No, We Should Not Arrest Climate Deniers

Skeptics are annoying. But they don’t belong in jail.

| Tue Apr. 1, 2014 1:28 PM EDT

Should politicians and pundits who deny climate change be held criminally liable for the misinformation they spread? Gawker's Adam Weinstein—our friend and former colleague—thinks so, and has called for the arrest of outspoken deniers. "Those denialists should face jail," Weinstein writes. "They should face fines. They should face lawsuits from the classes of people whose lives and livelihoods are most threatened by denialist tactics."

Predictably, the denier crowd isn't buying the argument. A post on the Heartland Institute's website links Weinstein to "liberal fascism": "Liberals who are that soaked in the ideology of catastrophic man-caused global warming are fascists. Full stop." Even those normally on Weinstein's climate-change-believing side are pouring scorn in the comments section: "I also want a unicorn. One that shoots rainbow-colored lasers out of its ass. Since, y'know, we're talking about wish-fulfillment that will never, ever happen."

So who's right? Much as we like the spirit of Weinstein's argument, ultimately, we disagree with its premise. Here's why:

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We should not conflate scientists with blowhards.

As an example of a "clear precedent," Weinstein points to a small group of scientists formally commissioned by the Italian government in March 2009 to carry out an earthquake risk assessment of the town L'Aquila. Six days after they delivered their report, which downplayed the risk, a major quake struck, killing 309 people. The scientists (and one government official) were convicted of manslaughter. A court called the report "inexact, incomplete, and contradictory," and blamed it for leaving residents ill-prepared.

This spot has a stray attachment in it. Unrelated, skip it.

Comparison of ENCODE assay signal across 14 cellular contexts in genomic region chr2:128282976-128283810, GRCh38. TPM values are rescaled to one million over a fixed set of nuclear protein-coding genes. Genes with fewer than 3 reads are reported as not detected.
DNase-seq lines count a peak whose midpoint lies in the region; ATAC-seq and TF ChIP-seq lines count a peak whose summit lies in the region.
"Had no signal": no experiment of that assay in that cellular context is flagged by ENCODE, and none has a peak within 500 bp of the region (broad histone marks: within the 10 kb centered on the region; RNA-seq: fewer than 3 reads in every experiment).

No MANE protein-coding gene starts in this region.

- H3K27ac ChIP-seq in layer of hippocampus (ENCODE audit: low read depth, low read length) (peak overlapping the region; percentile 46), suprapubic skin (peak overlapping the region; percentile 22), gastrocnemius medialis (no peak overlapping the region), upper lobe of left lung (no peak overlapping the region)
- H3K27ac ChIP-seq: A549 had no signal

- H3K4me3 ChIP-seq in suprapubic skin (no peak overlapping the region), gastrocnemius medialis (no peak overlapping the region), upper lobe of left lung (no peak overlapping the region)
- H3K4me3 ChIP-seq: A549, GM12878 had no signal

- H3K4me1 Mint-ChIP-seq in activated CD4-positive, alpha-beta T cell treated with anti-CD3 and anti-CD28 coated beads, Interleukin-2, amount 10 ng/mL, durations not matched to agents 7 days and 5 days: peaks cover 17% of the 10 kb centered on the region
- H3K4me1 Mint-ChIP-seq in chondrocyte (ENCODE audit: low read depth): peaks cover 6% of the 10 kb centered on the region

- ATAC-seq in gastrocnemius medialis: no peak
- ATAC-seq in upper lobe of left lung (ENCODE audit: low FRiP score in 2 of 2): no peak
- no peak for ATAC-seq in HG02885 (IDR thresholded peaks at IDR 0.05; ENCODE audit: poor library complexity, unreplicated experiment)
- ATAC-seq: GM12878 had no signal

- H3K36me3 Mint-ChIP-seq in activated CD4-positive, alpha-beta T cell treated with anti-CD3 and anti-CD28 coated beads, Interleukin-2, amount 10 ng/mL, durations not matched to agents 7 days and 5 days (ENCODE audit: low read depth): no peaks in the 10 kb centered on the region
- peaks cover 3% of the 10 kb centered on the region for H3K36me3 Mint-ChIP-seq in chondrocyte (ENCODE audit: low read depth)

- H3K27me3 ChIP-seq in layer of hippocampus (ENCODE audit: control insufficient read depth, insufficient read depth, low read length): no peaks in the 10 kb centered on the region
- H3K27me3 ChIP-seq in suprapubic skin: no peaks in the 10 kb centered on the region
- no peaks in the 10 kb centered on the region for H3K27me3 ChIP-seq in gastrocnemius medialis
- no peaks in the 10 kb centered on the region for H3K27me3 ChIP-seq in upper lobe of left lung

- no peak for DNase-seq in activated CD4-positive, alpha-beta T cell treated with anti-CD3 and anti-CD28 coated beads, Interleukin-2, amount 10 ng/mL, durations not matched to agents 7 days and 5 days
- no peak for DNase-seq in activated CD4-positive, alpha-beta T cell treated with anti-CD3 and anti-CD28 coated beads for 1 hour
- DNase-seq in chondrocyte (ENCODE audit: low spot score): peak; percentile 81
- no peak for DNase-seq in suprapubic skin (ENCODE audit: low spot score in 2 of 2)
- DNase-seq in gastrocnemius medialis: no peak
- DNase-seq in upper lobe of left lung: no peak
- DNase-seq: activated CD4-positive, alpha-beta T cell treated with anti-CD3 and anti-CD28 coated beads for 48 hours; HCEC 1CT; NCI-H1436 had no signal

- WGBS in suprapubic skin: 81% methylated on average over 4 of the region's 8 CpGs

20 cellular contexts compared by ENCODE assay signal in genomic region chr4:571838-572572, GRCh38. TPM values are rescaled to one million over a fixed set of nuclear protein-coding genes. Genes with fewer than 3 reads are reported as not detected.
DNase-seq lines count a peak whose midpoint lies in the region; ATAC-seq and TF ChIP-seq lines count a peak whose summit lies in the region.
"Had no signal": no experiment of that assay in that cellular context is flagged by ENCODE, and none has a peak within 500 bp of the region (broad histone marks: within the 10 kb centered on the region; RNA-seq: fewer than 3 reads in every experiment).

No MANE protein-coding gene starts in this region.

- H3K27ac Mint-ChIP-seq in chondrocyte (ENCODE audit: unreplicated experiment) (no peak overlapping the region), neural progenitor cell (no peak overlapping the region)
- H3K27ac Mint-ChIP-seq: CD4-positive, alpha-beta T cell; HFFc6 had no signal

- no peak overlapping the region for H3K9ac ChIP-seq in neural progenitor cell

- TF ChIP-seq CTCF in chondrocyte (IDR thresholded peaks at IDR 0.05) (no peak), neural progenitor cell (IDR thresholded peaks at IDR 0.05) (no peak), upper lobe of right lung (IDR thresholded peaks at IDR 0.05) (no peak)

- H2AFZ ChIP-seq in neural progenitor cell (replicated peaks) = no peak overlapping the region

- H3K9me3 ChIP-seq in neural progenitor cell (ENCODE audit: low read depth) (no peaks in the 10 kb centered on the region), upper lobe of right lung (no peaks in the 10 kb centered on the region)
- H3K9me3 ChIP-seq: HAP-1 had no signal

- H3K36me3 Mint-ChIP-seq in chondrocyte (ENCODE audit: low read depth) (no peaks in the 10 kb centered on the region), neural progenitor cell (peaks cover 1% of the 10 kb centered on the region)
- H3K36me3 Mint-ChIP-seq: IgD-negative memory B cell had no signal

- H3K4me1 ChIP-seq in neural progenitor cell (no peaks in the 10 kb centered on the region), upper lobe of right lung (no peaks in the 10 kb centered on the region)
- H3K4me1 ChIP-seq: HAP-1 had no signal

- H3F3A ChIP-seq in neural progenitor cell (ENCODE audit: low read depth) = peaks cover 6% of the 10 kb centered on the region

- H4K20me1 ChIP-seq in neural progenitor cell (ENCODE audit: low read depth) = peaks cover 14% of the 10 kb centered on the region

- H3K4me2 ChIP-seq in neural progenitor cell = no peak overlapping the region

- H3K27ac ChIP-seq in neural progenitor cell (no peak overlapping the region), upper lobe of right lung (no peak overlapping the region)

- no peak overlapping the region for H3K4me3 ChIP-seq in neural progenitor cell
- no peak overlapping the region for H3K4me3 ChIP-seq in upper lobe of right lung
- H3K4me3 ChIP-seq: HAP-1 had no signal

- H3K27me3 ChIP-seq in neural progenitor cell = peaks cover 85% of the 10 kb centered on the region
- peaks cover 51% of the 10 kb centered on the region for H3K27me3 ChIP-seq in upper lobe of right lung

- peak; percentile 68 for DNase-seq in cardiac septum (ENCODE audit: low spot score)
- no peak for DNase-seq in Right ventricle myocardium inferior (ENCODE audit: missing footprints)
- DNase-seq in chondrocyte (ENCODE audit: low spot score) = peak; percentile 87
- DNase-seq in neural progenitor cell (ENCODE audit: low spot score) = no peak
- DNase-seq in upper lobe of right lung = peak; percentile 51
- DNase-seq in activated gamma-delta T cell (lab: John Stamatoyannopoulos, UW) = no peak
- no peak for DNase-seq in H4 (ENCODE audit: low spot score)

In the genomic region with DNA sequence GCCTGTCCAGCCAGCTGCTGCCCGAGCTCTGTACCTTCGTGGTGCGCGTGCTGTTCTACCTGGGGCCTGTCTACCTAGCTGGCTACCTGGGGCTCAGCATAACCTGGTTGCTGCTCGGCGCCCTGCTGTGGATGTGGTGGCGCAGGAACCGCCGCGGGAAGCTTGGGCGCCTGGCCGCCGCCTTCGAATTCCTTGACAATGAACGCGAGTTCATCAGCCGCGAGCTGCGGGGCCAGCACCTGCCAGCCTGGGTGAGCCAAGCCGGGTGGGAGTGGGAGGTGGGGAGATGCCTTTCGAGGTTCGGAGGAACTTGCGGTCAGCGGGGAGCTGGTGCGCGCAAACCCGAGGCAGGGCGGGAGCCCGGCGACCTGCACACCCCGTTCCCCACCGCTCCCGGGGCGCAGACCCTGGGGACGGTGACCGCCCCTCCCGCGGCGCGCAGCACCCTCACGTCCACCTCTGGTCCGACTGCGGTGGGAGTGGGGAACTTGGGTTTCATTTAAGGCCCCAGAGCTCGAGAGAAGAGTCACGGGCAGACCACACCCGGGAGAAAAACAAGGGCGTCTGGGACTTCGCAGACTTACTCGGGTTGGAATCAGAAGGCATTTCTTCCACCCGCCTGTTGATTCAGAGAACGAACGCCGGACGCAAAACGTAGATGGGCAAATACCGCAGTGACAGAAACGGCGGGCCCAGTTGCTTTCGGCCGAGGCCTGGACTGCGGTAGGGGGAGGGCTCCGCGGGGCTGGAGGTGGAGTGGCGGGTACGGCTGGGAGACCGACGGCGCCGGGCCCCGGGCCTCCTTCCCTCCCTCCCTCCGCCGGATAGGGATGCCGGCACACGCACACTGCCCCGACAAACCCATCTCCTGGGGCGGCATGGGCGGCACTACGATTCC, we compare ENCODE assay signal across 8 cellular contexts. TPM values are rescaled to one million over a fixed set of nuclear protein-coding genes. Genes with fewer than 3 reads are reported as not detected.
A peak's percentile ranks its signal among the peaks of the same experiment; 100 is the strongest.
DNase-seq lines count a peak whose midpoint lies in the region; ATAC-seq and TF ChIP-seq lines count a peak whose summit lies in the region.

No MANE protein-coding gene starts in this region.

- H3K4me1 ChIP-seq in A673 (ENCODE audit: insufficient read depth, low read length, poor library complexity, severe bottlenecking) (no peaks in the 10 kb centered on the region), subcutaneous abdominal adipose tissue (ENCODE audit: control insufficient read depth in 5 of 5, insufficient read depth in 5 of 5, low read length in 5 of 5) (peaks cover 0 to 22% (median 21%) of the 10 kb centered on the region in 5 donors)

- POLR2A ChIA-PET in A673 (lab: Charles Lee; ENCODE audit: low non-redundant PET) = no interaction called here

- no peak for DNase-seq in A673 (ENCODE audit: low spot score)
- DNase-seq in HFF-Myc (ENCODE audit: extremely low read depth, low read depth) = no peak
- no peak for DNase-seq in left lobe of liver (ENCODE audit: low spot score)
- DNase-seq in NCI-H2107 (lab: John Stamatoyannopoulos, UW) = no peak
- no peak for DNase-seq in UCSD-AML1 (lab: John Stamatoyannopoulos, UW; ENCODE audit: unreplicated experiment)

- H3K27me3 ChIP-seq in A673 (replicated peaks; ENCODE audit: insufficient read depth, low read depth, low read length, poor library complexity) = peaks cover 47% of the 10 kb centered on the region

But the L'Aquila example doesn't exactly work as an analogy to climate change. Weinstein advocates for the criminal prosecution of the "purulent pundits, paid sponsors, and corporate grifters" who publicly deny climate science. Those people are not equivalent to the L'Aquila crew for one important reason: They are not scientists. No one hired them to make any official pronouncement about the risks of climate change. Their tirades—no matter how wrong—reflect only their own opinions.

Going after scientists sets a bad precedent.

Even if the L'Aquila decision were analogous to climate change, that wouldn't mean it was right. After the L'Aquila judgment was handed down, scientists around the world became nervous about its possible chilling effect on their profession. "One can imagine that, next time there are rumblings heard from Vesuvius, Italian volcanologists are going to be reluctant to make any statement because they have no guarantee that they won't find themselves arrested if they say one thing and it turns out to be another," Roger Musson of the British Geological Survey told The Guardian.

"I think that imposing criminal penalties for anti-scientific views would be a step in a very dangerous direction," Gerrard says.

"The first amendment is there for a reason," says Michael Gerrard, director of the Center for Climate Change Law at Columbia University. "I think that imposing criminal penalties for anti-scientific views would be a step in a very dangerous direction."

Arresting the boisterous band of lavishly funded climate skeptics won't solve the problem.